Canadian journalist Donna Laframboise. Former National Post & Toronto Star columnist, past vice president of the Canadian Civil Liberties Association.
SPOTLIGHT: The widespread dumping of recycled plastic in poor countries isn’t helping the environment.
BIG PICTURE: Last week, the Global Warming Policy Foundation released a paper titled Save the Oceans: Stop Recycling Plastic. EU waste disposal policies, it argues, are disconnected from reality.
Mikko Paunio, a Finnish public health expert, reports that a large percentage of plastic gets recycled by businesses because it makes sense. In that context, plastic tends to be uniform, or at least limited to a few varieties.
Material collected curbside from private residences (aka post consumer plastic) is another matter entirely. Problem one is that many different kinds of plastic are mixed together. Sorting it is expensive. Problem two is that it needs to be cleaned. This is resource-intensive and creates a new challenge. As Paunio explains:
A great deal of water is needed to wash the waste to make it useable, so the amount of waste water generated is enormous. Moreover, this process leaves prodigious quantities of dirty solid waste, including biological waste that is hazardous…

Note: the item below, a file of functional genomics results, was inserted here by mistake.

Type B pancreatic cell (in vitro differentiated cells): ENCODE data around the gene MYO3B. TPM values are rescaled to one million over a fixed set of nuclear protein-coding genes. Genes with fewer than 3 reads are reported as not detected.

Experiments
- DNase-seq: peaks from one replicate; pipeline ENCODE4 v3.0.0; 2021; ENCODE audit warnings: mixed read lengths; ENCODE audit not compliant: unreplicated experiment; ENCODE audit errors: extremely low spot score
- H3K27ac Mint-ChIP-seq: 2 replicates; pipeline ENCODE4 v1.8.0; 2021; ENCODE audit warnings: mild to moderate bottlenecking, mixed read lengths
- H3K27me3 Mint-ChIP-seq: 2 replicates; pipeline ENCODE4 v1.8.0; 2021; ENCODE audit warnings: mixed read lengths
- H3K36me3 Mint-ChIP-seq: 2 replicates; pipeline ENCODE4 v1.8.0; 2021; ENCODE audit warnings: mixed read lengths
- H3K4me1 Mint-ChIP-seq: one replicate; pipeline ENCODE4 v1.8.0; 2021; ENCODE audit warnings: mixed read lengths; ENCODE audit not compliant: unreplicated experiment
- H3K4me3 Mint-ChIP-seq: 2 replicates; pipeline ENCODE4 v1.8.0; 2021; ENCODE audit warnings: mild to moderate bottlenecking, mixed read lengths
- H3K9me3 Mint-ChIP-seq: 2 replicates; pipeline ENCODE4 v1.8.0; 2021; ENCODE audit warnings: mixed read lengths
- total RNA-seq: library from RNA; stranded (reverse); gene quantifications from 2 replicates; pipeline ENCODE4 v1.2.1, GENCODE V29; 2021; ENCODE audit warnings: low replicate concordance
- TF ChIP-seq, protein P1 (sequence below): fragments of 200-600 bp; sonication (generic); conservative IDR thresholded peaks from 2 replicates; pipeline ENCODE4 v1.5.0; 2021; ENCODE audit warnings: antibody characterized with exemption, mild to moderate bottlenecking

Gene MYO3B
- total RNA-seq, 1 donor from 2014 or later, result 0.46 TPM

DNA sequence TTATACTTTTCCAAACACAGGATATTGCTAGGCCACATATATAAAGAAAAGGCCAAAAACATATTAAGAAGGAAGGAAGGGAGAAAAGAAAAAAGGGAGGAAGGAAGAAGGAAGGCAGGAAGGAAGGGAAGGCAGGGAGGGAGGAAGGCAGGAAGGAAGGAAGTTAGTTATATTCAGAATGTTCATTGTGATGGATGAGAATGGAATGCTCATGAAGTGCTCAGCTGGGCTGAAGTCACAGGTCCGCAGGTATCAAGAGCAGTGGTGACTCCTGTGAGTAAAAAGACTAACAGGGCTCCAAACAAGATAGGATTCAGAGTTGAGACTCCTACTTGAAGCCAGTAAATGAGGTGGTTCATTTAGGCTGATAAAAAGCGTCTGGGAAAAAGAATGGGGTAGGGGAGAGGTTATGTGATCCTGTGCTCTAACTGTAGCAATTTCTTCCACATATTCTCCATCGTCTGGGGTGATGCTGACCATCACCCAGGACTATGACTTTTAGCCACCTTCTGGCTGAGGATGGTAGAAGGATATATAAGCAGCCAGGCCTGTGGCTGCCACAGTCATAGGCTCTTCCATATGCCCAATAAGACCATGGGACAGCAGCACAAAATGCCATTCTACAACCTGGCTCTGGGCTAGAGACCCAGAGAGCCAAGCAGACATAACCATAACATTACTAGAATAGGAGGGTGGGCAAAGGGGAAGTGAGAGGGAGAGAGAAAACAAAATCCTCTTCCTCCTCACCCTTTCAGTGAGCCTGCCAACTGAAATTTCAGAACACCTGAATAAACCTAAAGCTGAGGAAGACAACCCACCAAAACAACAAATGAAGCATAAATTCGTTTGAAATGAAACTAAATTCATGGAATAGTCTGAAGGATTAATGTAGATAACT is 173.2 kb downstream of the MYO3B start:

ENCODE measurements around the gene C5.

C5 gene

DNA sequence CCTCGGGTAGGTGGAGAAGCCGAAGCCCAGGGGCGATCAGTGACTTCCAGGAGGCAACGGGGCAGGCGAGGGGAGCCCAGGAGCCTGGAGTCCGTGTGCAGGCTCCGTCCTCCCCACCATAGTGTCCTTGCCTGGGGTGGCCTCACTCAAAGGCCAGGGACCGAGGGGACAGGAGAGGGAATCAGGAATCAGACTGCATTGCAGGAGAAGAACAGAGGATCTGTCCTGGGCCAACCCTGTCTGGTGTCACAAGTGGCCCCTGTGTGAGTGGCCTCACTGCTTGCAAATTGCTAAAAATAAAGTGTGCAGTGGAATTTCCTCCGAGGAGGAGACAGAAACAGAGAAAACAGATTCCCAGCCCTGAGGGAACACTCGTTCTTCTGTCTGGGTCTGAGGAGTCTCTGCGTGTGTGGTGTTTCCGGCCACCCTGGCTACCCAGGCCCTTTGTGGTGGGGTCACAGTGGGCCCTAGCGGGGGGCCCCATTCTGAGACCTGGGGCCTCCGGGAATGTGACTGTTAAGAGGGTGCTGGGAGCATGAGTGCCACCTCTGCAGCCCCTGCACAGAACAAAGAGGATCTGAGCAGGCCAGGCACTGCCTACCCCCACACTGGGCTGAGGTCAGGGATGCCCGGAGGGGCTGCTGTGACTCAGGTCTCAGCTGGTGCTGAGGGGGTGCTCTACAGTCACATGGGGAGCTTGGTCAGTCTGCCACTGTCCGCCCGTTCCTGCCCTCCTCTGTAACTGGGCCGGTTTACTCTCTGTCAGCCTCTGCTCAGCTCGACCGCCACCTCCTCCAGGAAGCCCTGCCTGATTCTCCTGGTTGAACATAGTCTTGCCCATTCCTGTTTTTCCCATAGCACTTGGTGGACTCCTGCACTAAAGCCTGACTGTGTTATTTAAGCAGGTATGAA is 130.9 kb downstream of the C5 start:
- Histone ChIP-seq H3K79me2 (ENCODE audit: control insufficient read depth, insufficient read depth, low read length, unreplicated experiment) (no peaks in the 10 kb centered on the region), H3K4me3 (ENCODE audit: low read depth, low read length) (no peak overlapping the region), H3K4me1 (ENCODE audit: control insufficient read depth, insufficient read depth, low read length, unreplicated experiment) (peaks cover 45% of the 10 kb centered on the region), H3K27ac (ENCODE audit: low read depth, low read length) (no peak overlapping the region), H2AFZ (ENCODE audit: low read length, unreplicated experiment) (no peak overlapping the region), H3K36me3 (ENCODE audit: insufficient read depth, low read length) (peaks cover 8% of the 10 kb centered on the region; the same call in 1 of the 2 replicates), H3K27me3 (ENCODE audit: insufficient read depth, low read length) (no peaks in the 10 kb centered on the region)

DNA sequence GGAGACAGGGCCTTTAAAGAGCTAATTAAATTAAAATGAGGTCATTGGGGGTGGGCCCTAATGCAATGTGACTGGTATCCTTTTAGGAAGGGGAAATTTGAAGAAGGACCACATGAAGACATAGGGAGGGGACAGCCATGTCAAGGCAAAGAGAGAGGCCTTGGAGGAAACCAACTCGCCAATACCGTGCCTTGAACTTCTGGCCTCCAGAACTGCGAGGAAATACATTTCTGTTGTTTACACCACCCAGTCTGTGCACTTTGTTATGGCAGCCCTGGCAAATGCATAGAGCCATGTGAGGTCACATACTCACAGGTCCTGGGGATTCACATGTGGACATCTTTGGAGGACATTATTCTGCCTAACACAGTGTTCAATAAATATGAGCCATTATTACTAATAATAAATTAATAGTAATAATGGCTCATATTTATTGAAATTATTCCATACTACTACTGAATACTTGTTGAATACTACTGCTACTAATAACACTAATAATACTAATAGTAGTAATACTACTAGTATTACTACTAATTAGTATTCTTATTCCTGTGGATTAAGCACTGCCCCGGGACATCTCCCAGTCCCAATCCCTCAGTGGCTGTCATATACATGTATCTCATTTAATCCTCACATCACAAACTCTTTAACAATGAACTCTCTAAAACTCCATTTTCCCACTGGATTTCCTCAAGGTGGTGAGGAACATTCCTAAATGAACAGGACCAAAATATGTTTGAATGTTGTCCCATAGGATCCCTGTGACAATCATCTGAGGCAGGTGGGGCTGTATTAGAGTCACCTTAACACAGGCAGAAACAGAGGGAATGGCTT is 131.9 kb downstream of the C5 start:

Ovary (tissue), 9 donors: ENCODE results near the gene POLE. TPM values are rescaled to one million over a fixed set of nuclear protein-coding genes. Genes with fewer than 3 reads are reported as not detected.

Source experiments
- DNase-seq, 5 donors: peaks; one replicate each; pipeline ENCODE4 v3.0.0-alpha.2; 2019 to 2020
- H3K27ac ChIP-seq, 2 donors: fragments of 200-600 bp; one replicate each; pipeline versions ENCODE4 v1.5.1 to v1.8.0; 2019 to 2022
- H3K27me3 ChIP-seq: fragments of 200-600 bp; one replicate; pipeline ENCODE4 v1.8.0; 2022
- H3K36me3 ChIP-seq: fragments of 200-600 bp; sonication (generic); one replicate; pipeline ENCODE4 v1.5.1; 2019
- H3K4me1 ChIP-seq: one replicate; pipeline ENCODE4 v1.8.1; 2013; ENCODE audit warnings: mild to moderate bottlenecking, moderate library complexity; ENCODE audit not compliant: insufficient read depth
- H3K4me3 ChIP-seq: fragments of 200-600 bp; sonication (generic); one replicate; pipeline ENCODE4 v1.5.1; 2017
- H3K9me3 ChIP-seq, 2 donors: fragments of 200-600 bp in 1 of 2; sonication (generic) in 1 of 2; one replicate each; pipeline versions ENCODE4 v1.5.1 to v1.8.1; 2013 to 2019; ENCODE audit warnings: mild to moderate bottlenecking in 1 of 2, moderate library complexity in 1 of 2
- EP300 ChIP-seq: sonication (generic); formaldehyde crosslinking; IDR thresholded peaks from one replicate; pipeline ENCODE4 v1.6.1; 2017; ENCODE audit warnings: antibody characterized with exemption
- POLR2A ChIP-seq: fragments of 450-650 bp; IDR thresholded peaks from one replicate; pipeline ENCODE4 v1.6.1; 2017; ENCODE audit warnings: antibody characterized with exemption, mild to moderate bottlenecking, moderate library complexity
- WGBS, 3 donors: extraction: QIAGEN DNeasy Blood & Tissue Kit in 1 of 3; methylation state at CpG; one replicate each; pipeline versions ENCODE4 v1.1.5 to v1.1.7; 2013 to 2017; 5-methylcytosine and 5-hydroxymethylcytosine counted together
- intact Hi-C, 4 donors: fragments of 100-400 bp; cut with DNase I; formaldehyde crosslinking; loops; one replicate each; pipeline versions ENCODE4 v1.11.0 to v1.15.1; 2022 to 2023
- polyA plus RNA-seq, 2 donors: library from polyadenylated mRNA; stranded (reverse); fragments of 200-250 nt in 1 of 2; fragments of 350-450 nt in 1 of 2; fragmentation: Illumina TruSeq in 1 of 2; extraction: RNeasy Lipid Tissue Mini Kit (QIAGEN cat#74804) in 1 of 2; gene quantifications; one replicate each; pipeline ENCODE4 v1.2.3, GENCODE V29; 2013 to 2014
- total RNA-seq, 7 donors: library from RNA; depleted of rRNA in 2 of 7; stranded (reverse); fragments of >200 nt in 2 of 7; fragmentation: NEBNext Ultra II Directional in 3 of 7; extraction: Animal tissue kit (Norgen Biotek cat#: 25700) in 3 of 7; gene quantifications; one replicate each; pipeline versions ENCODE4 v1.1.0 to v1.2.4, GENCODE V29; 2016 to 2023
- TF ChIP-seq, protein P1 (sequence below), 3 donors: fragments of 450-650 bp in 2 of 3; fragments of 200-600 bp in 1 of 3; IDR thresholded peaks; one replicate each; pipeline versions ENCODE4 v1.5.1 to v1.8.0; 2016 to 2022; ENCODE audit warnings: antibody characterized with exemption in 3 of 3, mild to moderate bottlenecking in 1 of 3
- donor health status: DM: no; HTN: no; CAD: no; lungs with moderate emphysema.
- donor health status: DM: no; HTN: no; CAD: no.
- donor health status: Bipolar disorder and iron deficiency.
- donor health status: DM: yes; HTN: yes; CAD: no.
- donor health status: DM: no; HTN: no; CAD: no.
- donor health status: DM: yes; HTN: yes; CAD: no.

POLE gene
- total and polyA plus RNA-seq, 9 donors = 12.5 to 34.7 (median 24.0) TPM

That new category of hazardous sludge constitutes problem three. Problem four is that the market for recycled plastic is constrained by the fact that there’s a worldwide glut in inexpensive ‘virgin’ plastic.
In other words, European countries spend a lot of time, money, and effort recycling post consumer plastic. Not because it makes sense, but so they can pat themselves on the back. So they can brag about how environmentally responsible they are. So officials can claim to have met their recycling targets.
What happens to this plastic? Much of it ends up in landfills, despite all that effort. Even worse, millions of tons have been exported to countries with inferior waste management systems. The sort of countries where trash routinely ends up in rivers that flow into the ocean.
Paunio says that once plastic arrives at a European sorting plant:
it more or less counts as ‘recycled’ for EU monitoring purposes, so it is then a matter of dealing with it in the most convenient way, which may well not involve recycling at all.
Much of the plastic…has been sent to the Far East, where it may or may not be turned into new plastic objects. The EU has been, until now, the largest exporter of plastic waste to China.
After China banned such shipments earlier this year, they were diverted to other Asian nations, in which “the waste management infrastructure…is much more primitive.” How much of Europe’s second-hand plastic is being purposefully discharged into the ocean, burned in the open air, or dumped into sub-standard landfills by bad actors in Third World countries? It’s impossible to tell.
As this 5-minute GWPF video explains, despite the absurdity of the situation, there’s immense resistance to changing course.
TOP TAKEAWAY: Green groups fantasize about a world in which everything is virtuously recycled. They’re prepared to use other nations as refuse heaps in pursuit of that fantasy.
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